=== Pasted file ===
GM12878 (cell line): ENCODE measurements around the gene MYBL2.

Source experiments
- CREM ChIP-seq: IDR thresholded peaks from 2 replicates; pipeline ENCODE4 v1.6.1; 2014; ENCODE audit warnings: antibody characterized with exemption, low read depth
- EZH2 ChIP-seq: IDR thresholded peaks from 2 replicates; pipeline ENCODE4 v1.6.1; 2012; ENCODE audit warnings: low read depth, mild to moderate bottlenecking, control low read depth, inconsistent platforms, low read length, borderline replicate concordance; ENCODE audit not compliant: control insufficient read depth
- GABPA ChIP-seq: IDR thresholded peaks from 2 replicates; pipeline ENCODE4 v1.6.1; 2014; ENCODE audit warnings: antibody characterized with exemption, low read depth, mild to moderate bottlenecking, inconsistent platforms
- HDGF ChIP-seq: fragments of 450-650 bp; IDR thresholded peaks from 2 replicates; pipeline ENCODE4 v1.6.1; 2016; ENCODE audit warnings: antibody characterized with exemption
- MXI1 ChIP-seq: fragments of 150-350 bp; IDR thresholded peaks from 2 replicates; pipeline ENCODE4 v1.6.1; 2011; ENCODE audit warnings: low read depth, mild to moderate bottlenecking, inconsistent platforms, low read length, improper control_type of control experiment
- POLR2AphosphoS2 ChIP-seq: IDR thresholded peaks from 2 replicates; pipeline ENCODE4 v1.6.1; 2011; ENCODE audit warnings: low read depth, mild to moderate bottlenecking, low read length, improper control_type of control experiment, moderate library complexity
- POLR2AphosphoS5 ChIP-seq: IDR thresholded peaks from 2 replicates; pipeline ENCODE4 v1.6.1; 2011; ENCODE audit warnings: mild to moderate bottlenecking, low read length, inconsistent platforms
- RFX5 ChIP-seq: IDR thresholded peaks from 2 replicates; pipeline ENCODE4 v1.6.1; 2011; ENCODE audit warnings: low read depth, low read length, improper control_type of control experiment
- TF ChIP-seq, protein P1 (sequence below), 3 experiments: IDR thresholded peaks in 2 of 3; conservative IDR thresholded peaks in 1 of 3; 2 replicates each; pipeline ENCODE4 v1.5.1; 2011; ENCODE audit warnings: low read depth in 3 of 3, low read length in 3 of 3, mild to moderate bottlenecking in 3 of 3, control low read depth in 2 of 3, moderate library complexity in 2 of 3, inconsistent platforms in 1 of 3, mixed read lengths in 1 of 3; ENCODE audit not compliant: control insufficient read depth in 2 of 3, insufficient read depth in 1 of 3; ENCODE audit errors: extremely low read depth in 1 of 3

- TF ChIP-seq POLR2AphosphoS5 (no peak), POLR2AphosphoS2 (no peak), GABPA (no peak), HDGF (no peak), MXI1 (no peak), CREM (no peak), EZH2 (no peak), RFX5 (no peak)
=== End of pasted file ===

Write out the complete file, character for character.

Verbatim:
GM12878 (cell line): ENCODE measurements around the gene MYBL2.

Source experiments
- CREM ChIP-seq: IDR thresholded peaks from 2 replicates; pipeline ENCODE4 v1.6.1; 2014; ENCODE audit warnings: antibody characterized with exemption, low read depth
- EZH2 ChIP-seq: IDR thresholded peaks from 2 replicates; pipeline ENCODE4 v1.6.1; 2012; ENCODE audit warnings: low read depth, mild to moderate bottlenecking, control low read depth, inconsistent platforms, low read length, borderline replicate concordance; ENCODE audit not compliant: control insufficient read depth
- GABPA ChIP-seq: IDR thresholded peaks from 2 replicates; pipeline ENCODE4 v1.6.1; 2014; ENCODE audit warnings: antibody characterized with exemption, low read depth, mild to moderate bottlenecking, inconsistent platforms
- HDGF ChIP-seq: fragments of 450-650 bp; IDR thresholded peaks from 2 replicates; pipeline ENCODE4 v1.6.1; 2016; ENCODE audit warnings: antibody characterized with exemption
- MXI1 ChIP-seq: fragments of 150-350 bp; IDR thresholded peaks from 2 replicates; pipeline ENCODE4 v1.6.1; 2011; ENCODE audit warnings: low read depth, mild to moderate bottlenecking, inconsistent platforms, low read length, improper control_type of control experiment
- POLR2AphosphoS2 ChIP-seq: IDR thresholded peaks from 2 replicates; pipeline ENCODE4 v1.6.1; 2011; ENCODE audit warnings: low read depth, mild to moderate bottlenecking, low read length, improper control_type of control experiment, moderate library complexity
- POLR2AphosphoS5 ChIP-seq: IDR thresholded peaks from 2 replicates; pipeline ENCODE4 v1.6.1; 2011; ENCODE audit warnings: mild to moderate bottlenecking, low read length, inconsistent platforms
- RFX5 ChIP-seq: IDR thresholded peaks from 2 replicates; pipeline ENCODE4 v1.6.1; 2011; ENCODE audit warnings: low read depth, low read length, improper control_type of control experiment
- TF ChIP-seq, protein P1 (sequence below), 3 experiments: IDR thresholded peaks in 2 of 3; conservative IDR thresholded peaks in 1 of 3; 2 replicates each; pipeline ENCODE4 v1.5.1; 2011; ENCODE audit warnings: low read depth in 3 of 3, low read length in 3 of 3, mild to moderate bottlenecking in 3 of 3, control low read depth in 2 of 3, moderate library complexity in 2 of 3, inconsistent platforms in 1 of 3, mixed read lengths in 1 of 3; ENCODE audit not compliant: control insufficient read depth in 2 of 3, insufficient read depth in 1 of 3; ENCODE audit errors: extremely low read depth in 1 of 3

- TF ChIP-seq POLR2AphosphoS5 (no peak), POLR2AphosphoS2 (no peak), GABPA (no peak), HDGF (no peak), MXI1 (no peak), CREM (no peak), EZH2 (no peak), RFX5 (no peak)